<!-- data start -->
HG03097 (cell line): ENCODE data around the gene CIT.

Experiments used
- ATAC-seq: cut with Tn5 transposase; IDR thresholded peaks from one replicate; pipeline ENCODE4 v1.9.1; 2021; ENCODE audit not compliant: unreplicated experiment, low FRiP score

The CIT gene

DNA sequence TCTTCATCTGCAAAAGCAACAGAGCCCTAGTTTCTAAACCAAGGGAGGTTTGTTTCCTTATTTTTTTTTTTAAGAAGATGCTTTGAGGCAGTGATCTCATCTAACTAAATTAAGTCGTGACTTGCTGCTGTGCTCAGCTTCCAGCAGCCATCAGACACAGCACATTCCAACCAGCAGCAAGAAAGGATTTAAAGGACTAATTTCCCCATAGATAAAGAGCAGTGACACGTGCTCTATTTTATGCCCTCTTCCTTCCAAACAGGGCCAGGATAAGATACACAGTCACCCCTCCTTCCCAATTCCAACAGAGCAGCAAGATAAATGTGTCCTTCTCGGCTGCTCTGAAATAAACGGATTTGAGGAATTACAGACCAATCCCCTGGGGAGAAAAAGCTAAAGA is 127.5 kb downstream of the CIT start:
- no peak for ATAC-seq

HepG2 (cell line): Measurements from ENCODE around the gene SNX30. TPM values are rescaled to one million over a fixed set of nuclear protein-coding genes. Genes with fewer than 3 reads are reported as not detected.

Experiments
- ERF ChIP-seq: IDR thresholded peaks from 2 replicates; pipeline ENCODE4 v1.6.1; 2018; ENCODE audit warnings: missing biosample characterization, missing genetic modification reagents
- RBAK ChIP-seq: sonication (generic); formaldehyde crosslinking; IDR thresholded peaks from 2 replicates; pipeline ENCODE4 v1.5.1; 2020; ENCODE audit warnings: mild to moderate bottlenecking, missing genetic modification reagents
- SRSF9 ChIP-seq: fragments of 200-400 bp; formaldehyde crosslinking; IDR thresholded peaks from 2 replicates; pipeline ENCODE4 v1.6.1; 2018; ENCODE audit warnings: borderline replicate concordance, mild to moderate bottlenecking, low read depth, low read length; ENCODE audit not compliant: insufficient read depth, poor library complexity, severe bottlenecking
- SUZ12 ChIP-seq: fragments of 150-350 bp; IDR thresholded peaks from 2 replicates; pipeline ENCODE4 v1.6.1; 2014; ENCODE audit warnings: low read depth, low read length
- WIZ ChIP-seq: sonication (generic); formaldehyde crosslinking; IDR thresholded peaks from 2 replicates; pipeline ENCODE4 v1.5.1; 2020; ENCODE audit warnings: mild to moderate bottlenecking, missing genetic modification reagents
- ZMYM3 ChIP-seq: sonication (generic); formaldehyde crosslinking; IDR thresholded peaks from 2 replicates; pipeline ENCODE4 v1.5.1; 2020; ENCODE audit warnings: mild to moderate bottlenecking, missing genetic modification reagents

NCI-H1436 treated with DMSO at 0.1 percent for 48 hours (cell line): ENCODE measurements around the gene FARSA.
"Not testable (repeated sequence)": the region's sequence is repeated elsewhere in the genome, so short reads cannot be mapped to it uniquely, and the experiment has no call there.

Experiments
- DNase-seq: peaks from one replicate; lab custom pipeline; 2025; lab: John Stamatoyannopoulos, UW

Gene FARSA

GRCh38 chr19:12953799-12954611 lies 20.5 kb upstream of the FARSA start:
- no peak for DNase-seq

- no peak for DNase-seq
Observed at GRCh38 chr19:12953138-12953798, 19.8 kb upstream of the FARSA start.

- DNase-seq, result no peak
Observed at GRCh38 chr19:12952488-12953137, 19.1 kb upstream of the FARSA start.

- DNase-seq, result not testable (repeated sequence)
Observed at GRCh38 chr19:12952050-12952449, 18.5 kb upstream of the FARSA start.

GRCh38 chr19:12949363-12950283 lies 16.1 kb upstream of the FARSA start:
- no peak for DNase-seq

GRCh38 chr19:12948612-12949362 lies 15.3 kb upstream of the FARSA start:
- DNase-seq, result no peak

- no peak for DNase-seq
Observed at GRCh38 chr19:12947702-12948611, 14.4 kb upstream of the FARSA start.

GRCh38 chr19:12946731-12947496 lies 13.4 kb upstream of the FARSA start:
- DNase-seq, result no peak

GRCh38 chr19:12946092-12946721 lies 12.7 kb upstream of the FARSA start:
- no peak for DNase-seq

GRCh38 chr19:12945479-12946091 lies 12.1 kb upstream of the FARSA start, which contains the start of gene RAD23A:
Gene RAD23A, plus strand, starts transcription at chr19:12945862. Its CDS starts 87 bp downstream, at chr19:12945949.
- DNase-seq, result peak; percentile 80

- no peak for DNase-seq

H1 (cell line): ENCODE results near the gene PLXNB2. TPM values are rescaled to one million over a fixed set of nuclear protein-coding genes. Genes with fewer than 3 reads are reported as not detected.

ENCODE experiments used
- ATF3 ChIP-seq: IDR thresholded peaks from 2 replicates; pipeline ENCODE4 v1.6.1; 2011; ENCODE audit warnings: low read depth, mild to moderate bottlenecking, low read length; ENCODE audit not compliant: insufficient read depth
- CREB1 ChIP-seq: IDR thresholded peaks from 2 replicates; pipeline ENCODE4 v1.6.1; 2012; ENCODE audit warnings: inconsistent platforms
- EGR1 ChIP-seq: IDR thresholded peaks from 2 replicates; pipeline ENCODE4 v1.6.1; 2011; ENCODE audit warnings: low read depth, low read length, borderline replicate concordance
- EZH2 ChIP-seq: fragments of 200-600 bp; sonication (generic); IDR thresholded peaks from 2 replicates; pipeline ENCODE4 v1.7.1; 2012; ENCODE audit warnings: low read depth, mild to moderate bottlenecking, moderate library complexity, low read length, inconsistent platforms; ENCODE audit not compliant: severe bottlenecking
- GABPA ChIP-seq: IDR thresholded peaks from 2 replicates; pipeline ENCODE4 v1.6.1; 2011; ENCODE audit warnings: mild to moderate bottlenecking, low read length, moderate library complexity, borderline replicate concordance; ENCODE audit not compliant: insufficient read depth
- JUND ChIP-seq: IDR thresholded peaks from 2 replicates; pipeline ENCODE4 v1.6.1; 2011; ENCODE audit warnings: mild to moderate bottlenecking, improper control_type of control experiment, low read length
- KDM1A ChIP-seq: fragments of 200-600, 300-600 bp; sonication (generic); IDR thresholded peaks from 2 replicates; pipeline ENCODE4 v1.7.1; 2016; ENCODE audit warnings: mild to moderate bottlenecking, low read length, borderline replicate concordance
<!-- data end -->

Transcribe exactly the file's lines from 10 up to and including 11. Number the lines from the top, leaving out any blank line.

- RBAK ChIP-seq: sonication (generic); formaldehyde crosslinking; IDR thresholded peaks from 2 replicates; pipeline ENCODE4 v1.5.1; 2020; ENCODE audit warnings: mild to moderate bottlenecking, missing genetic modification reagents
- SRSF9 ChIP-seq: fragments of 200-400 bp; formaldehyde crosslinking; IDR thresholded peaks from 2 replicates; pipeline ENCODE4 v1.6.1; 2018; ENCODE audit warnings: borderline replicate concordance, mild to moderate bottlenecking, low read depth, low read length; ENCODE audit not compliant: insufficient read depth, poor library complexity, severe bottlenecking